Mastering Social Work Values and Ethics
Service users often say that the traits they most value in social workers are their ability to be non-judgmental, their listening skills and their sense of fairness: their strong ethical value base. But how can social workers ensure the decisions they make are ethically sound? This book offers guidelines to negotiating ethical dilemmas in various social work settings; from direct care work with individual service users to working within organisational and multidisciplinary contexts. It provides social workers with useful frameworks within which to re-visit their personal value base and enable more reflective, and therefore more effective, practice. Case studies and questionnaire style chapters encourage reassessment of values including views on abortion, female genital mutilation, drug and alcohol misuse and homosexuality. By assessing a range of dilemmas at both personal and organisational levels, this book offers the tools and resources to enable professionals and students to self-manage and develop their practice. This book is essential reading for social work students, practitioners, managers, practice teachers and assessors, and trainers, as well as those in allied professions.
What people are saying - Write a review
We haven't found any reviews in the usual places.
Other editions - View all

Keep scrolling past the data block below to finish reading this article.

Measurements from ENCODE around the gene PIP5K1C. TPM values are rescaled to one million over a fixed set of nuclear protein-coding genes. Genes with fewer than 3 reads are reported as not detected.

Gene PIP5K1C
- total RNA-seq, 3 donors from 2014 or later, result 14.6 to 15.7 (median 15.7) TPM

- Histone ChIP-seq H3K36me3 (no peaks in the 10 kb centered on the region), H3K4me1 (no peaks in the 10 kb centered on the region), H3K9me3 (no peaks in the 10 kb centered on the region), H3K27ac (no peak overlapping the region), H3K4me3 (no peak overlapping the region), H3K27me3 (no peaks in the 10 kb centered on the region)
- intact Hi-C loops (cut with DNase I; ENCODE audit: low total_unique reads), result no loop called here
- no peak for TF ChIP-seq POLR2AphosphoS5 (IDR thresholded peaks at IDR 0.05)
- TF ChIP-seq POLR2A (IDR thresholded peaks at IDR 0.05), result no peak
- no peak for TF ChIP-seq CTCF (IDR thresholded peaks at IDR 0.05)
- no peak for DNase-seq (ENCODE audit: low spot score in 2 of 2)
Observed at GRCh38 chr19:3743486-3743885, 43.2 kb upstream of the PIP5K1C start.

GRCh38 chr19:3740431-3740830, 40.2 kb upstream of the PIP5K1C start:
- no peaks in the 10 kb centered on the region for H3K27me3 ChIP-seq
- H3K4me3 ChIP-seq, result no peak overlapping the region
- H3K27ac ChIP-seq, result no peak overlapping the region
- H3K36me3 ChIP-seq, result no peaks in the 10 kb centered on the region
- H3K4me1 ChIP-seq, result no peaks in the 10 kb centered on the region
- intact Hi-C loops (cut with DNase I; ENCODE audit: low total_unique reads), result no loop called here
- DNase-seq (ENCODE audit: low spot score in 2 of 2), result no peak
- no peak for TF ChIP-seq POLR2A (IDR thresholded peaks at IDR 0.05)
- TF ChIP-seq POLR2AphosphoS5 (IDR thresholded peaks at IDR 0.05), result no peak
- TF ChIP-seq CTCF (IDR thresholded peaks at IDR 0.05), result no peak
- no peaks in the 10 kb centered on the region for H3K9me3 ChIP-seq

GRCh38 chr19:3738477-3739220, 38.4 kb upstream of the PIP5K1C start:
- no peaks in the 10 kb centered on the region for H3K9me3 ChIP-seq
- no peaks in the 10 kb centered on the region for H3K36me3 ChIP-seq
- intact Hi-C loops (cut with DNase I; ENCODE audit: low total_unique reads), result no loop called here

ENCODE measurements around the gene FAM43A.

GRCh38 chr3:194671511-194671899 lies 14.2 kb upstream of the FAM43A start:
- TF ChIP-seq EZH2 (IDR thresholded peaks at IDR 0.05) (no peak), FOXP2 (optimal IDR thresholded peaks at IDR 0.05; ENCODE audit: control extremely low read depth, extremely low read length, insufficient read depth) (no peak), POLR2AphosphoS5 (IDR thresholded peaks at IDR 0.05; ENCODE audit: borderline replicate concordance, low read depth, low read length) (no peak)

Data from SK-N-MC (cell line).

able action Allowable weakness anti-discriminatory practice anti-oppressive anti-oppressive practice Aristotle aspects assessment Autogenic training aware behaviour carers chapter complex context critical cultural competence culture decision deontology discussed duty emotional emotional intelligence enable ensure ethical dilemmas ethical issues ethical theories ethics of care example experience explored factors feelings Figure focus focused GSCC harm principle HCPC Heddy impact interactions learning line manager matrix of ethical moral non-maleficence normative ethics one’s oppressive personal and professional personal values points to consider positive practitioners principles procedures professional boundaries professional codes professional development professional values refers reflective practice relationship relevance to social responsibility rule utilitarianism sense service users Siobhan situation skills social location social work practice social work training social workers society specific spencer stress SWRB Table team roles Thompson understand user’s Utilitarianism values and ethics values matrix Virtue ethics whilst whistleblowing wider organisation